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I am a third generation Korean American, and I shouldn't have to be "grateful" for a goddamned thing. I am a born citizen of America. I am ENTITLED to this, and all that my heart desires of the American Dream. It is my RIGHT to anywhere I want, free from harrassment from dumbos like Telling it like it is. I do not care if he is some blond-all American or some descendant of Frederic Douglass. Who gives a flying fudge about that.
Grateful? For what, bitch? This is MY AMERICA TOO.
FU, u piece of scat
Thursday, November 07, 2002 at 20:03:51 (PST)
Ahh, OC , thae last bastion of white conservatism in California. May it stay that way. They're just scared because minorities dominate metropolitan areas in SoCal.
Let em have the piece.
Thursday, November 07, 2002 at 19:52:13 (PST)
Orange County is not as accepting as it appears. I lived in Irvine and there was a lot of anti-Asian resentment in the community. University High School has a large Asian population and I've heard a lot of complaints from some whites about it. There is also a lot of Anti-Japanese sentiment. Some whites resent Japan for their success and also learned to hate Japan from their WWII grandfathers. There is a lot of anti-Semitism in Irvine. I lived in LA before I moved to Irvine and I never noticed this in LA. But apparently there is a stigma to being Jewish in the eyes of some whites. There was a Jewish candidate for the city council, but his opponent attacked his ethnicity and he lost. It was a big issue in the race.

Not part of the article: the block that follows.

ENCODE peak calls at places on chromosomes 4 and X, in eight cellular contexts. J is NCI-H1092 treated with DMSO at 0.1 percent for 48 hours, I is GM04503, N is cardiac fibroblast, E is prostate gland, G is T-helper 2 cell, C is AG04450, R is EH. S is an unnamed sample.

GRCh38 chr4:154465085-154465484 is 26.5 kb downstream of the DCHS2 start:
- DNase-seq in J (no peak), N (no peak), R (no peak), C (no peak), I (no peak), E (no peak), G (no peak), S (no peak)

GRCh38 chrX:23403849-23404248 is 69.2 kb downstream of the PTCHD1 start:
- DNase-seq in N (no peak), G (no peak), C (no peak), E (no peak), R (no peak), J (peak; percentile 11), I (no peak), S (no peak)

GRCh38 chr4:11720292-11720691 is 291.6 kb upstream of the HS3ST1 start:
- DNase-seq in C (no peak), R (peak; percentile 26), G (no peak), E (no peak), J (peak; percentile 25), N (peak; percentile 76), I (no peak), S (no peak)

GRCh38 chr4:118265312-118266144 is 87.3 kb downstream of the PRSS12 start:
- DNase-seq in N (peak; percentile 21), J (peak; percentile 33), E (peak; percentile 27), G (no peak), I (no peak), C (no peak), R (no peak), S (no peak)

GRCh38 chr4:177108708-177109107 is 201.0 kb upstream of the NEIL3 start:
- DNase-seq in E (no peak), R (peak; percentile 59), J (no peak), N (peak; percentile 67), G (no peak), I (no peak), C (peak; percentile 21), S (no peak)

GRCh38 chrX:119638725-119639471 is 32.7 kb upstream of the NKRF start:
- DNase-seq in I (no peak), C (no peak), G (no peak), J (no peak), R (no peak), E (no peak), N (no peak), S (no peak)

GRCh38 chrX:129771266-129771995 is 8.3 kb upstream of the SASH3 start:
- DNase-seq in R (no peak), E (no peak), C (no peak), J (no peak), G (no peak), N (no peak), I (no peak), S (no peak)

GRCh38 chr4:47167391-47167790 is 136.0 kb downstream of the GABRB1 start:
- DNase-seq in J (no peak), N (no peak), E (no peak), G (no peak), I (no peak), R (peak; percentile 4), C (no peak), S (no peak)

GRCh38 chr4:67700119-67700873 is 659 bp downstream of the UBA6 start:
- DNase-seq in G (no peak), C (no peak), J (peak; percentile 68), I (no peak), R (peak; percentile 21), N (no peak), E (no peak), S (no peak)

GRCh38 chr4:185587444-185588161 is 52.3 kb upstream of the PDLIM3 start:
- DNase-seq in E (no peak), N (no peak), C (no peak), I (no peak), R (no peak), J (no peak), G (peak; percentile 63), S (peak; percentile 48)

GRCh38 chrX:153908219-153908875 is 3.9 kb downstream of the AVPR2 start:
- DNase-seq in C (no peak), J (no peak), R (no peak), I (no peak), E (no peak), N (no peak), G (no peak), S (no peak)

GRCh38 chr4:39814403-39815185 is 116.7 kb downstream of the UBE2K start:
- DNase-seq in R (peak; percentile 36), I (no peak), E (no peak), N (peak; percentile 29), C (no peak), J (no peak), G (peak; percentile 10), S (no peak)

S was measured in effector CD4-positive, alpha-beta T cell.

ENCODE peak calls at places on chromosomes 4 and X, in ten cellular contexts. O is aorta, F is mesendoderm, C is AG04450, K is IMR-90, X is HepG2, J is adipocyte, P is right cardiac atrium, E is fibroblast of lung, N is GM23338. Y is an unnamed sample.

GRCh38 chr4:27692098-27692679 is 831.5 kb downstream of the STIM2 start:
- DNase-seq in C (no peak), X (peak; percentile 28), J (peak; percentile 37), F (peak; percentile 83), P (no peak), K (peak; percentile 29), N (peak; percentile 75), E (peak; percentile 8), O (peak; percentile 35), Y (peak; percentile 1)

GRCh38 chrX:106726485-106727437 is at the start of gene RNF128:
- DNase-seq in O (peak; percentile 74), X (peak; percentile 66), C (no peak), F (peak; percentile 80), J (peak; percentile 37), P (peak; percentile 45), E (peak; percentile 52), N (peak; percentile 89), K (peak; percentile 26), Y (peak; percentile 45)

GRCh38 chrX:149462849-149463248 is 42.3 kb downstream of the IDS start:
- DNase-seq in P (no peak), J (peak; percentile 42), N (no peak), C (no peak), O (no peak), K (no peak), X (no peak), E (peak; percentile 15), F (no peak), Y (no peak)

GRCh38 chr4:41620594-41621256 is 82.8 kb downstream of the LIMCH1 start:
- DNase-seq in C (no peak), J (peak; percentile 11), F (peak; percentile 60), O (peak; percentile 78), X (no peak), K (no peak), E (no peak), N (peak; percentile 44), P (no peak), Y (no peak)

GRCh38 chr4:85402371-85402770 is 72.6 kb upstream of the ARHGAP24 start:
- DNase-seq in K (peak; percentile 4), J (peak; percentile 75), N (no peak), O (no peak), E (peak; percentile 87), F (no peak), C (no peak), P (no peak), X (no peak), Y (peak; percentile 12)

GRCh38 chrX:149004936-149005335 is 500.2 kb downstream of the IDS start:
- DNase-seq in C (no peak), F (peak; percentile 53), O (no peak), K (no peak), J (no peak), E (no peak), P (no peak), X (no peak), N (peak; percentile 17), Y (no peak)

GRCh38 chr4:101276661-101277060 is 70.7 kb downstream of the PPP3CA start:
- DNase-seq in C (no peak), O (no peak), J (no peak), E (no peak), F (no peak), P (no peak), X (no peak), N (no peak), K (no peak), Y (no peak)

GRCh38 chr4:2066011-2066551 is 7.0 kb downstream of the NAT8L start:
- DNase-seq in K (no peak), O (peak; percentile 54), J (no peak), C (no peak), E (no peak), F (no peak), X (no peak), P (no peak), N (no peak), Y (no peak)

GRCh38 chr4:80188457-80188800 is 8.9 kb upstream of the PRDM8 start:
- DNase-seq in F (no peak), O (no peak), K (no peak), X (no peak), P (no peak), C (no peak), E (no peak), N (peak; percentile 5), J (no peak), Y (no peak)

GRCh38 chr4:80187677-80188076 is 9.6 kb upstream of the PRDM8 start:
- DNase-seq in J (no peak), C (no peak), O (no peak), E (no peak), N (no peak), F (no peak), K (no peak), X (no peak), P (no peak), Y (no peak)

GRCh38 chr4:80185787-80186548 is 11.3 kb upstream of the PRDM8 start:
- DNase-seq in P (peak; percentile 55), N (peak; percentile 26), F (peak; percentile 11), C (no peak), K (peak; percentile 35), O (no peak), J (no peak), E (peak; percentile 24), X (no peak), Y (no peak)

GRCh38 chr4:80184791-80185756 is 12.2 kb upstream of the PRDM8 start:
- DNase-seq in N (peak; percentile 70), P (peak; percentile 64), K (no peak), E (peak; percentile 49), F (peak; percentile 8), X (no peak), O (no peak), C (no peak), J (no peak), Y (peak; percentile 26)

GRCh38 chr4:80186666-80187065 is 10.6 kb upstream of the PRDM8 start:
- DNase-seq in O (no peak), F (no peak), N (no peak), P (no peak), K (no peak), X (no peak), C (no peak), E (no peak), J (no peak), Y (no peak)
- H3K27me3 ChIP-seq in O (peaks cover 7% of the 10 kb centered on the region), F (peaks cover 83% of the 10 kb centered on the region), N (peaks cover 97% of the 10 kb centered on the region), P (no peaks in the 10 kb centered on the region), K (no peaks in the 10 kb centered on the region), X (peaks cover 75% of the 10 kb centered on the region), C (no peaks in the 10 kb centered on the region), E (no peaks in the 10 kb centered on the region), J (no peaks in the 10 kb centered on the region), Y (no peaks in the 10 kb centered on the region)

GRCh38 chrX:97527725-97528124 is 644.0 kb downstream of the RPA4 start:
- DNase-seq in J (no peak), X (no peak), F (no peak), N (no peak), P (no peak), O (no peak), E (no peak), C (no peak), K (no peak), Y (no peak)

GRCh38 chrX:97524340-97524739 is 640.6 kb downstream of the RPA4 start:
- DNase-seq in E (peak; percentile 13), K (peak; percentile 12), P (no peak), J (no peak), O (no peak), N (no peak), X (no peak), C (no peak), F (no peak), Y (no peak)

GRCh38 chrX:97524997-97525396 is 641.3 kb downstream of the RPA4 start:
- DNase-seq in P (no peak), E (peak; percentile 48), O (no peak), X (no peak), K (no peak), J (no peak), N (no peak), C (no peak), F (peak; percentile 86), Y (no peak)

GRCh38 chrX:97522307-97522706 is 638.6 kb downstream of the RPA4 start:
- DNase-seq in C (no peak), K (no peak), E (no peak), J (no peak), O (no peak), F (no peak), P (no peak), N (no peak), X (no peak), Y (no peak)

My high school counselor told me that a lot of white students came to her with a racist, stuck up attitude because she was Mexican. There is a lot of anti-immigrant sentiment here. Many whites look down on the Mexicans.
Thursday, November 07, 2002 at 13:23:03 (PST)
"There's not the wide acceptance of Vietnamese culture into the mainstream of SoCal like, say in Houston."
It's primarily because the Vietnamese are mostly segregated in the Westminster area of OC. As you can see, OC is not exactly the most happening part of SoCal. Hence, Vietnamese are not able to raise their level of visibility as much as the asian communities that are heavily populated in the LA county areas such as the Chinese, Koreans, Japanese and Thais.
Historically, Japanese influence(culture doesnt seem to be the proper word) has been pretty prevalent in SoCal since the south bay area boasts the largest concentration of JAs. Sushi is as much a California thing as it is an Asian thing. JAs also happen to be more assimilated than the other Asian groups so it is no surprise to see a Japanese sports anchor on tv along with the numerous JA news reporters. The Nisei Week festivities and the Grand Parade not only bring out Japanese and Okinawans, but all types of people from SoCal.
Chinese influence has become stronger since there is such a huge Chinese population in SoCal. Boba tea places are popping up all over in non-Asian places. Since the new Chinatown is in the San Gabriel Valley's suburban setting, its ability to reach out to the mainstream is somewhat limited. However, the Chinese are all over the place. I even had a very pretty caucasian girl try and use some Mandarin on me when I was out clubbing.